In a landmark decision, Delhi Government has earmarked a record-breaking sum of Rs 13,997 crore from its annual state budget for education. The move has been taken with a vision to transform the national capital’s educational landscape and to create a sense of security amongst school-going children and their parents. Interestingly, the government has also pledged the deployment of 1.46 lakh CCTV cameras across 1,028 schools with an aim to offer a live video feed of children to their parents. So, let us have a look at the key takeaways from the Delhi Government’s education budget this year and how it can benefit by adopting an innovative approach.
This year’s Rs 13,997-crore education budget is 26 percent of the Delhi Government’s overall budget for 2018, a figure that’s even higher than last year’s record of about 23.5 percent. Out of this, the government has allocated an estimated sum of Rs 597.5 crore for surveillance infrastructure-related deployments, with a tentative Rs 384.6 crore earmarked for project execution and Rs 57.7 crore for device maintenance over the next five years. The video feed will also be accessible to school principals on LED screens and the government will facilitate high-speed internet connection to schools for ensuring seamless operations.
The video feed of individual devices will be stored for a minimum period of 30 days. The Delhi Government hasn’t yet finalized how the video feed will be transmitted to parents; however, it is highly likely that a smartphone application will be developed for this purpose.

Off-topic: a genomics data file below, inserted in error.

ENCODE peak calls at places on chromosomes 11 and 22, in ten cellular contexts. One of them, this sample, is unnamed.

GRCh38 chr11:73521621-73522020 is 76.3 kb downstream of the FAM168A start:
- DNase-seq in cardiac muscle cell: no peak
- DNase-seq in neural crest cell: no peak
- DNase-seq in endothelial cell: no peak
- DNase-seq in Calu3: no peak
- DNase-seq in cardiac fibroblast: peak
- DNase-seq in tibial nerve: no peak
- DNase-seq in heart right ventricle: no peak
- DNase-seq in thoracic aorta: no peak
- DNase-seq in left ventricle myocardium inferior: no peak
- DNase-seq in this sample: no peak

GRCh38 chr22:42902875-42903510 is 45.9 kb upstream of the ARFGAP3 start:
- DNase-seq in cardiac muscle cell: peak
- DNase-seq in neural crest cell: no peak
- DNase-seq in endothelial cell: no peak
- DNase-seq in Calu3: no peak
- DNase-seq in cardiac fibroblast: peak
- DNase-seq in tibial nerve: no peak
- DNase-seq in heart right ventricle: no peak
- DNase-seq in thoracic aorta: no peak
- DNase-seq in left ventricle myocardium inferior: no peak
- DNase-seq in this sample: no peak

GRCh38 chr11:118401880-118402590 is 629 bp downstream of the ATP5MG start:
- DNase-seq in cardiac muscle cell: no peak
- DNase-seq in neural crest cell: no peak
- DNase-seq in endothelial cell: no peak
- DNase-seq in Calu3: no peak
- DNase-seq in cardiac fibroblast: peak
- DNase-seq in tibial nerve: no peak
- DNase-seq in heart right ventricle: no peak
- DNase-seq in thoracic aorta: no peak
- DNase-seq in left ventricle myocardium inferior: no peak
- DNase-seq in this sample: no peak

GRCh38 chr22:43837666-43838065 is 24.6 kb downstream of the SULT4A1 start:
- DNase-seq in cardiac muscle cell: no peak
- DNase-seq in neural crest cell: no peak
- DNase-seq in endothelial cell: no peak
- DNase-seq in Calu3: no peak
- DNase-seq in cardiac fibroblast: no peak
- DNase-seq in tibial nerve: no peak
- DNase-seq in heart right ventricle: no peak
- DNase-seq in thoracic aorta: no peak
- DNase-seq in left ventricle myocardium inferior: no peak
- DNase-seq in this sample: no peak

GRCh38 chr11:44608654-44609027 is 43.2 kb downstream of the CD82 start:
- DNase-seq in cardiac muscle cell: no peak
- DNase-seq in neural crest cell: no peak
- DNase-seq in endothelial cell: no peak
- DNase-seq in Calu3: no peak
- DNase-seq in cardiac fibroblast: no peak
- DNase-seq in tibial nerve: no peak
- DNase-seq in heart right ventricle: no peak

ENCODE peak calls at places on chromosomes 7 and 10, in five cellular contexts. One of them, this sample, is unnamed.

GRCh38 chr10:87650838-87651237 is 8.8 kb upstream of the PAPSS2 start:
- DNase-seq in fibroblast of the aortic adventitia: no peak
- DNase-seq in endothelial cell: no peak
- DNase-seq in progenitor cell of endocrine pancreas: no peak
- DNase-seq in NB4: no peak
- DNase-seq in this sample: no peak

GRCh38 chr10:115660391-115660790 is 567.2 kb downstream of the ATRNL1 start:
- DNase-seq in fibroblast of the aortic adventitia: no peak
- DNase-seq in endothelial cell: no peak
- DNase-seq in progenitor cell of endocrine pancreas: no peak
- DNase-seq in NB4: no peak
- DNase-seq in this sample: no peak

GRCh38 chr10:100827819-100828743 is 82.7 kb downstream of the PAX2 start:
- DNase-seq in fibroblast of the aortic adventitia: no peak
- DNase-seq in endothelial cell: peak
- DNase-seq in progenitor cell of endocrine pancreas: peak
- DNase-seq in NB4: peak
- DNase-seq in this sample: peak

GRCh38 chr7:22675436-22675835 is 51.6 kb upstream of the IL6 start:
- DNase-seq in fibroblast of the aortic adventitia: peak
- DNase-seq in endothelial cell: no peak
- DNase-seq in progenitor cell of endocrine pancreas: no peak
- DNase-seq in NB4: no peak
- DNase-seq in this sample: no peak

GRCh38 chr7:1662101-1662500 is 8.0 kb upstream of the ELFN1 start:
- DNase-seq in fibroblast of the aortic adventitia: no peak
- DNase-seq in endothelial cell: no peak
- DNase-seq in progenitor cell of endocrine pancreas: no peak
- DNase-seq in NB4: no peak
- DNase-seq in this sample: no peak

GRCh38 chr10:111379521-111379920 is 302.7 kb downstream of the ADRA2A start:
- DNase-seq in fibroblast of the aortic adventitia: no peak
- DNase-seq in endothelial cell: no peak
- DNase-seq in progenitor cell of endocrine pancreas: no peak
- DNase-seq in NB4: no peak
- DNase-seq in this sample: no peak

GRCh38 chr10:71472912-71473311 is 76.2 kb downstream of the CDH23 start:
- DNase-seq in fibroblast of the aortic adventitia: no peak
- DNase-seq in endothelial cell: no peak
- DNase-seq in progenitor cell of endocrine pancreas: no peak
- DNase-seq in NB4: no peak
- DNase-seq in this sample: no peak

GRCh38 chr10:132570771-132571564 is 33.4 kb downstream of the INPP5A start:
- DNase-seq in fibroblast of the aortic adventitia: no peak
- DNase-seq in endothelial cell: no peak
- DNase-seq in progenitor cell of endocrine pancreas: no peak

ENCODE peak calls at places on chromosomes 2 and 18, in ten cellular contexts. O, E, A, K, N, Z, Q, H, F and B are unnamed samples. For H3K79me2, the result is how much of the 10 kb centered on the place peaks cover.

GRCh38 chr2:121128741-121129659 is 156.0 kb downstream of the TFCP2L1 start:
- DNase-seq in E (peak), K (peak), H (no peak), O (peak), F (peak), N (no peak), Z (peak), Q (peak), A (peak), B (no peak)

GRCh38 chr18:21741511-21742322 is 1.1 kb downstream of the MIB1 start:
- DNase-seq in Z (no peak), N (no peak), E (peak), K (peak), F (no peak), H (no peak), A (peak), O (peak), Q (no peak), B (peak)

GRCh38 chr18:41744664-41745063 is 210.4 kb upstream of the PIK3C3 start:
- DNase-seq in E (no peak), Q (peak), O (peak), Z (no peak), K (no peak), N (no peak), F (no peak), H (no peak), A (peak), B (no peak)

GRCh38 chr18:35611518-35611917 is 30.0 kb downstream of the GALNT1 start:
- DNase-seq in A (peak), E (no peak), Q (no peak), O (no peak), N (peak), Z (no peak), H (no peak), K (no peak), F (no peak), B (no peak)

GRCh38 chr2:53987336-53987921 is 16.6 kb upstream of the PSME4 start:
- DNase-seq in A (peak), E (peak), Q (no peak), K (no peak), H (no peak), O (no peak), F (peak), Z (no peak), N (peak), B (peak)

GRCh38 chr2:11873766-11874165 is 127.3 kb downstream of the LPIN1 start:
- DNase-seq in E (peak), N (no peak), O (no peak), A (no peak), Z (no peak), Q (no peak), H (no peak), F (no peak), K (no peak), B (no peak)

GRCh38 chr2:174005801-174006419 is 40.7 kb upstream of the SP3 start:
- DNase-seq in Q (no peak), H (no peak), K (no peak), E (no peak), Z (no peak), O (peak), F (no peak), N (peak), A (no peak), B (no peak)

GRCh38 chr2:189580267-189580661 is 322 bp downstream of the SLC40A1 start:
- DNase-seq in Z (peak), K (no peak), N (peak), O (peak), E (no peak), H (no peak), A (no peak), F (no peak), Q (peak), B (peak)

But as we celebrate the most recent reform, we must also understand that deploying security cameras isn’t synonymous with ensuring security. Then what can be done to make this reform more effective? Advanced security solutions might have an answer.
How can advanced surveillance solutions make the current deployment more effective?
Before we delve into specifics, let’s first understand the challenges pertaining to surveillance and security. The biggest challenge comes from the very fact that a surveillance device is always dependent on security personnel or a designated authority that has to monitor it. Considering that an incident can take place anytime and anywhere, all of the video feeds need to be constantly and thoroughly monitored by the designated person to ensure the security of the students. Here, we do not have to merely recognize violence, we also have to recognize events leading to it, such as aggressive behaviours or the presence of an unauthorized person on premises.
However, if the security personnel fails to make such an observation, or is unavailable when an incident takes place, the entire surveillance infrastructure proves to be absolutely redundant. This is when every school receives about 142 CCTV cameras on an average, which increases the possibility of such errors and omissions.